The film is accurate in showing that only three escapees made home runs, although the people who made them differed from those in the film. The escape of Danny and Willie in the film is based on two Norwegians who escaped by boat to Sweden, Per Bergsland and Jens Müller. The successful escape of James Coburn's Australian character, Sedgwick (the manufacturer), via Spain was based on Dutchman Bram van der Stok. Coburn, an American, was cast in the role of Royal Australian Air Force (RAAF) Flying Officer Louis Sedgwick who was an amalgamation of Flt Lt Albert Hake, an Australian serving in the RAF, the camp's compass maker, and Johnny Travis, the real manufacturer.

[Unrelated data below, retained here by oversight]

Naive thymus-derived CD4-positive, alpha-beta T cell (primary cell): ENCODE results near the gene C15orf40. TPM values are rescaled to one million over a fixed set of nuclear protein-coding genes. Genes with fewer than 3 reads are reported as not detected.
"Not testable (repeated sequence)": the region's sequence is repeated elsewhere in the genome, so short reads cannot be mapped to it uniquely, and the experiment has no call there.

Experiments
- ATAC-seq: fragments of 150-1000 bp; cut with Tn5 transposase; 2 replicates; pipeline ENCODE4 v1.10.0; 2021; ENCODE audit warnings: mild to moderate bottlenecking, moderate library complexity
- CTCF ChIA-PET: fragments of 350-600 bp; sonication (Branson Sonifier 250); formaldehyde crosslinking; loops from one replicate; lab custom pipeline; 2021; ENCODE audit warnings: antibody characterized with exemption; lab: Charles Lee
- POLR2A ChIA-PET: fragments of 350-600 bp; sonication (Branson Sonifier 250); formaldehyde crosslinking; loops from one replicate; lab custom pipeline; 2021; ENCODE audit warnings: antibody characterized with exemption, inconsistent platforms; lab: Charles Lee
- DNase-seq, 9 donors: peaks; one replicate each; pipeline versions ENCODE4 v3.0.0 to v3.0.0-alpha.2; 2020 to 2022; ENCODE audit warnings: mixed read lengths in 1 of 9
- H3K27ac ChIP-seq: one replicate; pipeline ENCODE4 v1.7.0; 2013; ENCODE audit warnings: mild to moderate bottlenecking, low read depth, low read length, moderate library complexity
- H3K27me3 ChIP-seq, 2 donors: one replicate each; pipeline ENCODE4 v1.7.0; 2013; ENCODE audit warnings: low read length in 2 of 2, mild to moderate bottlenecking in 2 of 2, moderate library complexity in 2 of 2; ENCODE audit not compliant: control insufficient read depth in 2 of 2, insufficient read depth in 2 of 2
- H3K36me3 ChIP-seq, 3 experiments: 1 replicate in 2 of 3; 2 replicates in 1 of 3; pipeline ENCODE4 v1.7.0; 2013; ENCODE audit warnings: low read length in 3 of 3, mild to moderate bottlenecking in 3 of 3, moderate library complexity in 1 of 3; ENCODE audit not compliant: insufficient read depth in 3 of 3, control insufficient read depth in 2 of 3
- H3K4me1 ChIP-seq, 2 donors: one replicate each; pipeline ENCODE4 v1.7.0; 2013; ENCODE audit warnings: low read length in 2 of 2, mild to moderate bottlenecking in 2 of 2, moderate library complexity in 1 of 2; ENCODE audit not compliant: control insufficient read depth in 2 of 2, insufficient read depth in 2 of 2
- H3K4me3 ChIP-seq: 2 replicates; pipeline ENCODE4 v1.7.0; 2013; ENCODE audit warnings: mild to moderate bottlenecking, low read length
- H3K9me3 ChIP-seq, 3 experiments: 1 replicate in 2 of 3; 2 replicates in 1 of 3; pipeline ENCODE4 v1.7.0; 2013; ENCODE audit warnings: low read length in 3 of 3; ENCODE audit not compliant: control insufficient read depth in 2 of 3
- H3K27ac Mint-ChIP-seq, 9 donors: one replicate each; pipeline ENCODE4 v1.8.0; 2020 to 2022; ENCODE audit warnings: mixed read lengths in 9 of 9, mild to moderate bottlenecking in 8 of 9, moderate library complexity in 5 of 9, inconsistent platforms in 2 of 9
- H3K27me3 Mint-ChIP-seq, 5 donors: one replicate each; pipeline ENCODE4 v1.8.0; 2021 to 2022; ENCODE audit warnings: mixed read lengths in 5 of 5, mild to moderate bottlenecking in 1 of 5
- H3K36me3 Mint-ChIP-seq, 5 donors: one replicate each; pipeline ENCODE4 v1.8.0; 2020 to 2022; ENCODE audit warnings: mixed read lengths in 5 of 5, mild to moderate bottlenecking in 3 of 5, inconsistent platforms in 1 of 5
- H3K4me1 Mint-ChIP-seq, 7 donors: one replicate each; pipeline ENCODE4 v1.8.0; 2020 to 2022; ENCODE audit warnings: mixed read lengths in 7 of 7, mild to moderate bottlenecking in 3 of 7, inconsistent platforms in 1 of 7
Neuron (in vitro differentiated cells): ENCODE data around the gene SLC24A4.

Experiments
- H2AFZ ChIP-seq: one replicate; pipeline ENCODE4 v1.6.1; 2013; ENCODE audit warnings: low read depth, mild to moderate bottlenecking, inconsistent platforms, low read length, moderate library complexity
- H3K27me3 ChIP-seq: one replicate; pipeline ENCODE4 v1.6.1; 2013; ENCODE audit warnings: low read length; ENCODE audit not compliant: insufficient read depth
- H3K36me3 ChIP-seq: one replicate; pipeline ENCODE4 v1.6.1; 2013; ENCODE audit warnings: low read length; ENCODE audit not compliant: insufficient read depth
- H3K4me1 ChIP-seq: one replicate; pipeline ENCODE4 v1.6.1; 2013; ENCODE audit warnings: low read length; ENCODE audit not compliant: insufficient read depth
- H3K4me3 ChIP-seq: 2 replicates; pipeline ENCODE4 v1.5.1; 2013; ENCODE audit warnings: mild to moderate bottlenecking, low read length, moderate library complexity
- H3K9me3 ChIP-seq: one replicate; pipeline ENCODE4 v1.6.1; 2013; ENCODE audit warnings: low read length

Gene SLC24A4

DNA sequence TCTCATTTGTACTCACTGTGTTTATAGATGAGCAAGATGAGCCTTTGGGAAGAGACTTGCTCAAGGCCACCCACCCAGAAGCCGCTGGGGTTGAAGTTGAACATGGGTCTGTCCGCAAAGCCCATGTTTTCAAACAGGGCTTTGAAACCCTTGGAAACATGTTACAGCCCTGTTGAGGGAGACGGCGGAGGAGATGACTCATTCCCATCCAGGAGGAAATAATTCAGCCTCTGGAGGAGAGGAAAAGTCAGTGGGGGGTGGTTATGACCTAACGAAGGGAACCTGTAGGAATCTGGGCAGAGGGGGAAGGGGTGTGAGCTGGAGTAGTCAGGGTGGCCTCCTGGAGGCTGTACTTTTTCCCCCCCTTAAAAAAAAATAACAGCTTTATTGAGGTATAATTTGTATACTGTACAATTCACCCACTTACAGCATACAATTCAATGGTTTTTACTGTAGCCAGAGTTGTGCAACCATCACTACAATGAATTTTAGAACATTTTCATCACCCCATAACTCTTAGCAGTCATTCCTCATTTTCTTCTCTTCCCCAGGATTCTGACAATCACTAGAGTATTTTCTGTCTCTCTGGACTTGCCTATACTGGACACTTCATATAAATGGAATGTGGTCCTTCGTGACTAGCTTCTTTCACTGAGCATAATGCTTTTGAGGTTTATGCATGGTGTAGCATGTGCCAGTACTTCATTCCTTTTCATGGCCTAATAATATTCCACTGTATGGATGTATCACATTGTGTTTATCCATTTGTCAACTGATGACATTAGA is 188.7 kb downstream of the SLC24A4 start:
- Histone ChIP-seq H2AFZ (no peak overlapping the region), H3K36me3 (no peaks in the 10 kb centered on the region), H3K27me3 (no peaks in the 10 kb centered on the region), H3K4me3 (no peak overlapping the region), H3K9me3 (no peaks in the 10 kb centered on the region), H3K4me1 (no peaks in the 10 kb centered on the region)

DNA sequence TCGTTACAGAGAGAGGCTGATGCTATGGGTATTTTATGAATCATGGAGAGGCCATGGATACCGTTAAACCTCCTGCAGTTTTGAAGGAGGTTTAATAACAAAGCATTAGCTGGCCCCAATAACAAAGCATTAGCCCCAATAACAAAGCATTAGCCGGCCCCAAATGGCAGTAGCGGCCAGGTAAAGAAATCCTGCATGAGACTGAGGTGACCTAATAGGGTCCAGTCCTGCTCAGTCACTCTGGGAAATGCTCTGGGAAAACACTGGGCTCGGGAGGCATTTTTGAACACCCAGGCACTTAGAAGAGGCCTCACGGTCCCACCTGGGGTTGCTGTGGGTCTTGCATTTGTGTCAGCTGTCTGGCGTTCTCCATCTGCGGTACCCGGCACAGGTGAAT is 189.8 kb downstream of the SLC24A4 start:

Tilman 'Til Kiwe' Kiver played the German guard "Frick", who discovers the escape. Kiwe had been a German paratrooper officer who was captured and held prisoner at a POW camp in Colorado. He made several escape attempts, dyeing his uniform and carrying forged papers. He was captured in the St. Louis train station during one escape attempt. He won the Knight's Cross before his capture and was the cast member who had actually performed many of the exploits shown in the film.

Release

The Great Escape grossed $11.7 million at the box office,[40] after a budget of $4 million.[41] It became one of the highest-grossing films of 1963, despite heavy competition. In the years since its release, its audience has broadened, cementing its status as a cinema classic.[4] It was entered into the 3rd Moscow International Film Festival, where McQueen won the Silver Prize for Best Actor.[42]

Reception